Ciena's Cyan Buy: It's All About the Software
Ciena's bid to acquire Cyan pushes the packet-optical vendor deeper into the SDN/NFV software market, giving Ciena the keys to Cyan's Blue Planet ecosystem just as that software platform is starting to gain real traction with service providers.
Announced this morning, the $400 million deal comes as traditional network hardware vendors like Ciena are looking to stake a claim in the SDN/NFV race. Cyan, one of the smaller players in the optical networking market, has pursued SDN/NFV orchestration for service provider networks more aggressively than most, and recently announced a long-awaited contract with CenturyLink for its Blue Planet orchestration software. (See Ciena to Acquire Cyan for $400M and Cyan's CenturyLink Win Built on Experience, Flexibility.)
Ciena Corp. (NYSE: CIEN) has long been a fan of the open networking model espoused by Cyan Inc. , as demonstrated by Ciena's own OPn network architecture. Last year, Ciena augmented that commitment by announcing its Agility Matrix platform, focused on enabling virtual network functions at the enterprise edge. Adding Cyan's Blue Planet will give Ciena a higher-level SDN play across service provider networks. (See and Ciena Amps Up Software Play, Attacks VNF 'Agility Gap'.)
"Unlike the router establishment, we are not threatened by virtualization and openness," Ciena CEO Gary Smith said on a call announcing the acquisition. "The network must become a software platform more capable of driving on-demand business models."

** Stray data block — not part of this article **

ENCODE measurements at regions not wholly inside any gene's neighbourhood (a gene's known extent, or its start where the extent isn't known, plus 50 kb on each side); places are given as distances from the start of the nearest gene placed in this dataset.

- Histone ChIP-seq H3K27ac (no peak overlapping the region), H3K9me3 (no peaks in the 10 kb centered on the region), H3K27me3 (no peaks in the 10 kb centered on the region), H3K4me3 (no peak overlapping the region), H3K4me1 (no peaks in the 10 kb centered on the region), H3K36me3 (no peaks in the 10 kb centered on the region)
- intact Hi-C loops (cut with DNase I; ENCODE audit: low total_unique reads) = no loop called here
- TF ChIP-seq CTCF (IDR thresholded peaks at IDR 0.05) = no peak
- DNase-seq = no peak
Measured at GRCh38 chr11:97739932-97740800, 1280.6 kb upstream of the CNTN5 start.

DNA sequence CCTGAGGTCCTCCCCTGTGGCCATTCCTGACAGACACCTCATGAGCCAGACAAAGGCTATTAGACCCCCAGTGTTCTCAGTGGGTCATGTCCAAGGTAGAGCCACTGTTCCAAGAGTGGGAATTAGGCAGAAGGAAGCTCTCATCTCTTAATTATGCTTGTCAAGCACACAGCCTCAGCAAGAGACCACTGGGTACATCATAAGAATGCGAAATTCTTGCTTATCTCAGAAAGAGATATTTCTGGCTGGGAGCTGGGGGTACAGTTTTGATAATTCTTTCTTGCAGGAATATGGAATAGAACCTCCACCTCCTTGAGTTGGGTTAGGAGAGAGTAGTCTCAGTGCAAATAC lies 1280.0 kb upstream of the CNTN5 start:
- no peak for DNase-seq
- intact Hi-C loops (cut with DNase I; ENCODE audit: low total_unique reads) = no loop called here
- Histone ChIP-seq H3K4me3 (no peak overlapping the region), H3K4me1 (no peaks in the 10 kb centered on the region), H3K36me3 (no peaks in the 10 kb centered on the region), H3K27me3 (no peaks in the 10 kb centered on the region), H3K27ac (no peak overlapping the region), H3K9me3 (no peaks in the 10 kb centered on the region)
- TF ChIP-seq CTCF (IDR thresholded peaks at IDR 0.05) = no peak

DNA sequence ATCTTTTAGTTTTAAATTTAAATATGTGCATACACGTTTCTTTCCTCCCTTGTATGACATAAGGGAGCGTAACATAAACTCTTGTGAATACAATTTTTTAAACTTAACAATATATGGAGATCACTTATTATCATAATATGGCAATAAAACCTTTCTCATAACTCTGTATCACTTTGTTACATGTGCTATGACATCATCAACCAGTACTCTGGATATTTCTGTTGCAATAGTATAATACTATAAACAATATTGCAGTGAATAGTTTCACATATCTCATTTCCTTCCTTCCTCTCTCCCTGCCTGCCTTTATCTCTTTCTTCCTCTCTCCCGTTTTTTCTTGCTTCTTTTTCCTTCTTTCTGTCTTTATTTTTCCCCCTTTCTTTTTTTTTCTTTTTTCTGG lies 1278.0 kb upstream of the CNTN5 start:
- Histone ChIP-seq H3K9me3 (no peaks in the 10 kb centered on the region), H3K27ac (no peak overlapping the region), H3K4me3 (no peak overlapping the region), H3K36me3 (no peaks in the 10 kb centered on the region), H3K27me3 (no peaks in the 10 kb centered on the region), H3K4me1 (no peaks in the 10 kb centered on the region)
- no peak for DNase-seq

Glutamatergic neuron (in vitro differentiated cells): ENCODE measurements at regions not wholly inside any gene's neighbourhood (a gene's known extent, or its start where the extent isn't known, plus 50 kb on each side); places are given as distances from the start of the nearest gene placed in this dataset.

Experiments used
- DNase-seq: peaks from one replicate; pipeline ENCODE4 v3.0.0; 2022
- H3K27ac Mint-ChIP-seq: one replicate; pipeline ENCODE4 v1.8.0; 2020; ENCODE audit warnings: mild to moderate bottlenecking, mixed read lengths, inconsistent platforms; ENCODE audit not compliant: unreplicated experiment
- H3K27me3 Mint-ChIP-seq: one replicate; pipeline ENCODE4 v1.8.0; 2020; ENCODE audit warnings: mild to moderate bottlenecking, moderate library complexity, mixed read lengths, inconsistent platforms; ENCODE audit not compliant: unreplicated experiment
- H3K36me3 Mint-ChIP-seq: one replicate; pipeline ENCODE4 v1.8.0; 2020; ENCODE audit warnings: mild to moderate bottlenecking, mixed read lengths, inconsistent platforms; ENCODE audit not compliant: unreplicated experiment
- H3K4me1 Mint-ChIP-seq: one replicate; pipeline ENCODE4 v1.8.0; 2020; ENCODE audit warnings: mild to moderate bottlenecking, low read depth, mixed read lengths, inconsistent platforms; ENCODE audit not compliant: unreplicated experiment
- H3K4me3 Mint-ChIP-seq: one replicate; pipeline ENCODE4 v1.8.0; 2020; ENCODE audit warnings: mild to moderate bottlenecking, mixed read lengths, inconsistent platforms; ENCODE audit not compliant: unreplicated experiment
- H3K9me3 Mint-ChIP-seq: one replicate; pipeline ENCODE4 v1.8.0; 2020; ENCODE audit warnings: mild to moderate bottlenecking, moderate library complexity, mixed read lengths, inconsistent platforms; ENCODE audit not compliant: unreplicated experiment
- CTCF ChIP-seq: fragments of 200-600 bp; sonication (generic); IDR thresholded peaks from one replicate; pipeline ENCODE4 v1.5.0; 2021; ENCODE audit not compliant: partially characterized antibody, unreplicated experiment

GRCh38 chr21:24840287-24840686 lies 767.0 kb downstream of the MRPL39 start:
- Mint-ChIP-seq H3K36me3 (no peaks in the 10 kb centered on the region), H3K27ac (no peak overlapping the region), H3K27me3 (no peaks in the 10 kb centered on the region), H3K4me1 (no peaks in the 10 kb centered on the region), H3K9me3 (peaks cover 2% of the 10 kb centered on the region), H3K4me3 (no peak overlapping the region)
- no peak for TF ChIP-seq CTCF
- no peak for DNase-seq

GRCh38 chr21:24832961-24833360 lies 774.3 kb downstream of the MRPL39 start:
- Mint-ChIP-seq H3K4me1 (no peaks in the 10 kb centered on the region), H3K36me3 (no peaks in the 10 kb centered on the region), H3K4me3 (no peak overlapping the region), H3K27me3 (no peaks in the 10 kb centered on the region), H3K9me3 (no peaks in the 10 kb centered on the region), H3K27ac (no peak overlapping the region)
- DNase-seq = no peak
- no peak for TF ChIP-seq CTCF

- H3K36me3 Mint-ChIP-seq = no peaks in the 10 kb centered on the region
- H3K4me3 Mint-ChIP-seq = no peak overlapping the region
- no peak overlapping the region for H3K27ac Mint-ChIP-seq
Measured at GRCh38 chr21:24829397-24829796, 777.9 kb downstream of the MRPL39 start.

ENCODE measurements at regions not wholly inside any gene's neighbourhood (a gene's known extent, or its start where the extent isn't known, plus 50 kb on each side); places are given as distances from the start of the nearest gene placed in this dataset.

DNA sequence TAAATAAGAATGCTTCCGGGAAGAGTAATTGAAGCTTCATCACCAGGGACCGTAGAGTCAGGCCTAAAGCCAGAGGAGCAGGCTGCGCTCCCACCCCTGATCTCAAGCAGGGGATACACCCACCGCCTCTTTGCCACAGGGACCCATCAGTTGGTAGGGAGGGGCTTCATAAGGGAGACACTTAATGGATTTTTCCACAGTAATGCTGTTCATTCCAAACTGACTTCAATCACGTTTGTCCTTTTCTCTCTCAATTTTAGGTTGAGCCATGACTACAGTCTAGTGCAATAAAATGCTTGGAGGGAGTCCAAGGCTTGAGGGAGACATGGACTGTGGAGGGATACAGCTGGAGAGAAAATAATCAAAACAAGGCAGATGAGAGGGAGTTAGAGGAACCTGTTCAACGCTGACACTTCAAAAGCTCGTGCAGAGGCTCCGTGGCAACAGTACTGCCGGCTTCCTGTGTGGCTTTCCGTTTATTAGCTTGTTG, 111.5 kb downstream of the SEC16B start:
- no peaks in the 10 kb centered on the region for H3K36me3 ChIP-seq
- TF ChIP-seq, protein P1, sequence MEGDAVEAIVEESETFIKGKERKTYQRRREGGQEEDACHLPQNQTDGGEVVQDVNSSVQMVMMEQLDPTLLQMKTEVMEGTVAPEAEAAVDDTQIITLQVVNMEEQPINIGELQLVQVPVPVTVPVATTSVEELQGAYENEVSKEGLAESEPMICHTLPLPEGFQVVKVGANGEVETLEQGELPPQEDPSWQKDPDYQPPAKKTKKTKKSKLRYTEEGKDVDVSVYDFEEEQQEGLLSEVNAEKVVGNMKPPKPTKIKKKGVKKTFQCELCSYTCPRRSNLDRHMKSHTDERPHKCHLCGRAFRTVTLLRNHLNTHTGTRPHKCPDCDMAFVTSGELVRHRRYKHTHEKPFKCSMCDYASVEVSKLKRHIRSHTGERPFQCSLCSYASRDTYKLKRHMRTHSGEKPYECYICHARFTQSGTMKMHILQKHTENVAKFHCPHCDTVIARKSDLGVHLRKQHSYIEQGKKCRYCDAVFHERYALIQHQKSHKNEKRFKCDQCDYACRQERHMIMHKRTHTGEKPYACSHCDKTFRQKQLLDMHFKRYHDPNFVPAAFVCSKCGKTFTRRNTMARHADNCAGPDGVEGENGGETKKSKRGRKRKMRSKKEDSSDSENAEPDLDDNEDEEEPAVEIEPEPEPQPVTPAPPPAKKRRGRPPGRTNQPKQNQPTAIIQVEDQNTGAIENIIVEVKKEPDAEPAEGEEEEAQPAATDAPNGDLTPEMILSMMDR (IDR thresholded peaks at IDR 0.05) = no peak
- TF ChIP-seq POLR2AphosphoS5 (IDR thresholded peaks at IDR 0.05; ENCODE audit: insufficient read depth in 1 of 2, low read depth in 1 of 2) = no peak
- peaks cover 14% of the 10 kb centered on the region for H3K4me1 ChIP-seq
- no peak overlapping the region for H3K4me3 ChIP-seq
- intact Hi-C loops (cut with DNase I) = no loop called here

However, the SDN/NFV migration is still in its Wild West days, a fact that may have proved to challenging for Cyan to overcome alone. It has created a broad ecosystem in support of its Blue Planet software, including some of the biggest names in networking, and had gotten the platform into labs and trial with many carriers. But, Cyan also has been under financial pressure as it has looked to turn those engagements into revenue. The company was forced to seek additional financing late last year to support ongoing operations. (See Cyan Seeks Funding in SDN Squeeze and Cyan to Net $46.6M in Notes Sale.)
"Putting that ecosystem in the hands of Ciena changes the game completely," said Heavy Reading senior analyst Sterling Perrin. "They will be able to do more and drive standards better than a $100 million company, without question. This is a very good move for Cyan, which was bouncing into a ceiling as far as where it could go as a company."
Ciena may prove cautious about expecting too much too soon from the acquisition. The deal is expected to close in the fourth quarter, and Ciena officials said they don't expect significant revenue coming in from Cyan's software this year. They described the deal as "a medium- to long-term investment in a nascent software market."
On the hardware side, there might be some overlap between platforms like Ciena's 6500 and Cyan's Z-Series that will need to be negotiated, but on the call Ciena officials didn't have much to say yet about the integration project to come after the deal closes.
In any case, it looks like we correctly tagged Cyan as a seller in our recent guide to optical's summer of love -- and we obviously should have been more confident about calling Ciena a buyer. (See A Guide to Optical's Summer of Love.) Perrin noted that the Ciena-Cyan deal fits with the growing theme of consolidation in the optical market, even though the main drivers may have been less about the optical layer than what lies above. This week's announcement comes just a few weeks after Nokia Networks announced it would acquire Alcatel-Lucent (NYSE: ALU), and Infinera Corp. (Nasdaq: INFN) committed to buy Transmode Systems AB . (See Nokia & Alcatel-Lucent to Combine and Infinera Coming Closer to Mastering the Metro.)
— Dan O'Shea, Managing Editor, Light Reading